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Kanye West says COVID-19 vaccine is 'mark of the beast;' Hank Hanegraaff responds

Kanye West says COVID-19 vaccine is 'mark of the beast;' Hank Hanegraaff responds

Kanye West and the Sunday Service Choir performed before 12,400 students gathered in Pigeon Forge, Tennessee for the Strength to Stand Conference on January 19, 2020. | Strength to Stand

Hank Hanegraaff, also known as the "Bible Answer Man," weighed in on whether or not a COVID-19 vaccine could be the mark of the beast as referenced in Revelation 13:18 in response to comments made by Kanye West.

In a July 15 episode of his Bible Answer Man broadcast, Hanegraaff shared his thoughts on the issue after West told Forbes Magazine he was “extremely cautious” about the idea of a coronavirus vaccination. 

“It’s so many of our children that are being vaccinated and paralyzed. ... So when they say the way we’re going to fix COVID is with a vaccine, I’m extremely cautious,” West said. “That’s the mark of the beast. They want to put chips inside of us, they want to do all kinds of things, to make it where we can’t cross the gates of Heaven. I'm sorry when I say they, the humans that have the devil inside them. And the sad thing is that, the saddest thing is that we all won’t make it to Heaven, that there’ll be some of us that do not make it.”

In his podcast, Hanegraaff warned that West’s interpretation of Scripture is “as misleading as it is dangerous” and “completely indefensible.”

“I say this because biblically, the mark of the beast is symbolic is quite obviously a parody of the mark of the lamb,” he stressed. “Biblical interpretation matters. If we interpret the Bible incorrectly, we’ll think the Bible is a bunch of nonsense.”

“The mark in Revelation 13 symbolizes identity with the beast. And as such, identifying with Satan's kingdom is what will keep you out of Heaven, not getting vaccinated,” said Hanegraaff. “As Kanye West must surely know, the forehead and the hands of people are Old Testament symbols of their beliefs and behavior.”

Hanegraaff pointed out that in Exodus 13, “eating unleavened bread is likened to a sign on the hand and a reminder on the forehead of the children of Israel. And thus, the mark of the beast in Revelation is securely tethered to the Scripture.”

“Kanye West’s interpretation of the mark of the beast as a vaccination or silicon or microchip is tenuously tethered to thin air,” he added. “The multitudes who follow West should know taking on the mark of the beast is the intentional denial in thought, in word, in deed of the Lordship of Jesus Christ.”

Rather than fearfully avoiding vaccinations, Christians should with “fear and trembling resist the temptation to be conformed to the evil systems of this world, systems that play fast and loose with biblical monikers and traffic in the selling of sensationalism.”

“Fall in love with the Word of God all over again, rather than falling in love with the words of social icons,” he advised. “How about loudly accepting the mark of the lamb? How about offering up your body as a living sacrifice by being transformed by the renewing of your mind?”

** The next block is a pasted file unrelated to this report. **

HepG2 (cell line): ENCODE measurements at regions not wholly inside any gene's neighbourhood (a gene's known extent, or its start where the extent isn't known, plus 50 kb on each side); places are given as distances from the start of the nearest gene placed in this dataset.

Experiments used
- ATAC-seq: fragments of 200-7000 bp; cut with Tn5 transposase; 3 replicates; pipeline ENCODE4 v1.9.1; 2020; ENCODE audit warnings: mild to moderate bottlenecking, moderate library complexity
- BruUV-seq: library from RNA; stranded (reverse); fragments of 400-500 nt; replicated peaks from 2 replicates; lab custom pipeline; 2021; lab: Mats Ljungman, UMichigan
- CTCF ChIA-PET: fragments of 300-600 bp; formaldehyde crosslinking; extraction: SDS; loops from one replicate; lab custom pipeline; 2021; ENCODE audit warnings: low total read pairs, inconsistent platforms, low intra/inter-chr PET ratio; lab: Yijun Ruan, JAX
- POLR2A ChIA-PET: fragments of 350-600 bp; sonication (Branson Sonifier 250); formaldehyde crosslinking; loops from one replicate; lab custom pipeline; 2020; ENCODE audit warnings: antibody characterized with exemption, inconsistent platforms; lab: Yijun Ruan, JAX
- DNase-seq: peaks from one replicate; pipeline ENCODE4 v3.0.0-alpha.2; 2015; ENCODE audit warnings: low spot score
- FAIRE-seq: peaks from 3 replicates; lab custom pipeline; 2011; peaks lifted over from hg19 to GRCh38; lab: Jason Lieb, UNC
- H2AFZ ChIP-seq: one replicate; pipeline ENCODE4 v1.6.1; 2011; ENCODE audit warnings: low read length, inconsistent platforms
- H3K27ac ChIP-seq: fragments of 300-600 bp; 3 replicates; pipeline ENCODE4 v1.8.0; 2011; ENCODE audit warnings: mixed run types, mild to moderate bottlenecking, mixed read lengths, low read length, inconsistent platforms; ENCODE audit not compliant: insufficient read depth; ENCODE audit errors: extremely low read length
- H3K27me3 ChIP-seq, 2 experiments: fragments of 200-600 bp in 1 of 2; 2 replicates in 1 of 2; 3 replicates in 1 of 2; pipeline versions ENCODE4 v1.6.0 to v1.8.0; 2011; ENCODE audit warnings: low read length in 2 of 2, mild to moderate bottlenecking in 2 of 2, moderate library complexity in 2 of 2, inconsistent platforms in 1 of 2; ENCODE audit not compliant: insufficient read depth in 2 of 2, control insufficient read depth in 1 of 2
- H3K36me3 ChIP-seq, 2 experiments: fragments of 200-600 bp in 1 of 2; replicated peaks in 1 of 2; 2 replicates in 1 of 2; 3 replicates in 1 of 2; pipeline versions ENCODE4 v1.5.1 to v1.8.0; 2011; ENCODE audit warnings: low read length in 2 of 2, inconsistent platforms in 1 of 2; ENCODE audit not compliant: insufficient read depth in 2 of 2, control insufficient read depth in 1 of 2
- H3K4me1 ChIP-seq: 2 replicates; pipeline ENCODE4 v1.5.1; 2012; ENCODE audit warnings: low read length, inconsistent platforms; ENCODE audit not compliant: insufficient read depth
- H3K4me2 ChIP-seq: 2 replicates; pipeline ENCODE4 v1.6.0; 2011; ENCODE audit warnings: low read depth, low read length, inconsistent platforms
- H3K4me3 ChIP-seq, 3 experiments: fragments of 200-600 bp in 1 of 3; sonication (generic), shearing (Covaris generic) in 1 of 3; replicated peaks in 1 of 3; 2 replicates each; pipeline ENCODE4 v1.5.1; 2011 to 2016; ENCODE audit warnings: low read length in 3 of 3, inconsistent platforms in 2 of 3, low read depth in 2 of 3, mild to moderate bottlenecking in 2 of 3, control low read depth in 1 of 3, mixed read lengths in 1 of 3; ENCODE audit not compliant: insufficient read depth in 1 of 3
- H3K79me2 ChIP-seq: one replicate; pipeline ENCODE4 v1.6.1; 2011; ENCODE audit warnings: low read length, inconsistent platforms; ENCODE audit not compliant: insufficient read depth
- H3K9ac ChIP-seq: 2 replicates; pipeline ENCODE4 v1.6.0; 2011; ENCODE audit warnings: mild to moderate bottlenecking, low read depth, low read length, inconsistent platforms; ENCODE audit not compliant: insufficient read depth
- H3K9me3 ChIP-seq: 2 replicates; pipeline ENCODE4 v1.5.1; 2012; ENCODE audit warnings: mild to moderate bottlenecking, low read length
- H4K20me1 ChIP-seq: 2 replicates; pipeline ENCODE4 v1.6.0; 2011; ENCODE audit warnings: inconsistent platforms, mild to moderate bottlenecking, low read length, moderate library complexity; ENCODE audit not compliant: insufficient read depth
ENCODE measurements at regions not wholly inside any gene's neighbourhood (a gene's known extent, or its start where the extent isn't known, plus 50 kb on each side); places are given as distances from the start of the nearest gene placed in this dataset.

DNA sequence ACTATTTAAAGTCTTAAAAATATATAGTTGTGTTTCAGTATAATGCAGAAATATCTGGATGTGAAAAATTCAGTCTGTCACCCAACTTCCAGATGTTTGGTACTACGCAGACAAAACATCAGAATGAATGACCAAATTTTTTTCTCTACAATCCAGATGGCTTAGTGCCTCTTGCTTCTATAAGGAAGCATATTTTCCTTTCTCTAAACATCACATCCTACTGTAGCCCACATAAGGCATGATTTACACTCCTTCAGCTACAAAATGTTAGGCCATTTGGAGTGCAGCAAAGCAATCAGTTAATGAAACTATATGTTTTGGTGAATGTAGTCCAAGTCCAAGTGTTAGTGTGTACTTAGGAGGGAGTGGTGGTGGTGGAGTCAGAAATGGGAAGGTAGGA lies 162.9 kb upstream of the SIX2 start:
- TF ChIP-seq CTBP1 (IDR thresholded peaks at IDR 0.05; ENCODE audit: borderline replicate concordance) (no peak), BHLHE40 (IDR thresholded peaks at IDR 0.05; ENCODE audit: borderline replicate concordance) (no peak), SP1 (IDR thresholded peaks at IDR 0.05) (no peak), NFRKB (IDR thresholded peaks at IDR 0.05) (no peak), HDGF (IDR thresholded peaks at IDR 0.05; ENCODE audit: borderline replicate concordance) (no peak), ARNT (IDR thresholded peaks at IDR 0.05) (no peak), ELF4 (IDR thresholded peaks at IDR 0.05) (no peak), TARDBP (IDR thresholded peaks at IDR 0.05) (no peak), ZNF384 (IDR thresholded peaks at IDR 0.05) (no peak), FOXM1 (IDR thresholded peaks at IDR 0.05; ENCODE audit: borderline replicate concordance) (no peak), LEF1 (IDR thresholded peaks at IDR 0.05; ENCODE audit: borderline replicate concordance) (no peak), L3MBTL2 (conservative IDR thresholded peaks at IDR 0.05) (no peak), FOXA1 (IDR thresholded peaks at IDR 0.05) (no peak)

Such interpretations of Scripture are “toxic” to a watching and skeptical world, Hanegraaff warned. “It is so important that we stop falling for selling in sensationalism and … we learn to read the Bible for all its substantial worth … because Christianity is the only hope for western civilization.”

A recent Washington Post-ABC News poll found that about 7 in 10 Americans say they would get a vaccine to protect against the virus if immunizations were free and available to everyone.

West is not the only person to suggest a COVID-19 vaccine could be used to prepare for the distribution of the mark of the beast. Earlier this year, Pastor Curt Landry warned his viewers that any coronavirus vaccine is from the “pit of Hell.”

“Do not pray, do not hope, do not think, ‘Oh, praise God they are going to have a vaccine,’” Landry said in April. “That vaccine is from the pit of Hell, OK? Do not pray for those vaccines, and do not take the vaccine. These vaccines are coming, they are not going to be good. They’re not good for you physically, and spiritually, they’re a set-up for what shall come later.”

Similarly, Pastor Ronnie Hampton, who later died from COVID-19, warned his congregation against the vaccine via social media. 

“They’re gonna come up with a vaccine and in that vaccine everybody is gonna have to take it … and inside of that vaccine there’s going to be some type of electronic computer device that’s gonna put some type of chip in you and maybe even have some mood, mind-altering circumstances … and they’re saying that the chip would be the mark of the beast.” 

However, such theories have been debunked by pastors and Christian leaders. Christian scholar Matthew Halstead used biblical analysis to explain that in Revelation, the “mark of the beast” is “by no means a medical procedure” or even a “physical or visible mark at all.”

“Contrary to some of the more fear-inducing theories that have in the past gained steam in some evangelical circles, the ‘mark’ is not at all something that could be accidentally taken either,” he wrote. “Why? Because the mark of the beast (Rev. 13:16-18) is a mark that is closely tied to the worship of the beast (13:12, 15; cf. 19:20; 20:4). Thus, the mark of the beast is a mark of loyalty and devotion to the beast.”

“So you don’t need to fear getting the beast’s mark by taking a vaccine — unless, of course, you plan to treat the vaccine as a sort of symbolic expression or 'unholy sacrament' (sorry for the oxymoron!) of your wilful and public rejection of the Christian faith that you despise. If that’s you and if that’s your plan, then it’s not the vaccine that’s the problem.”

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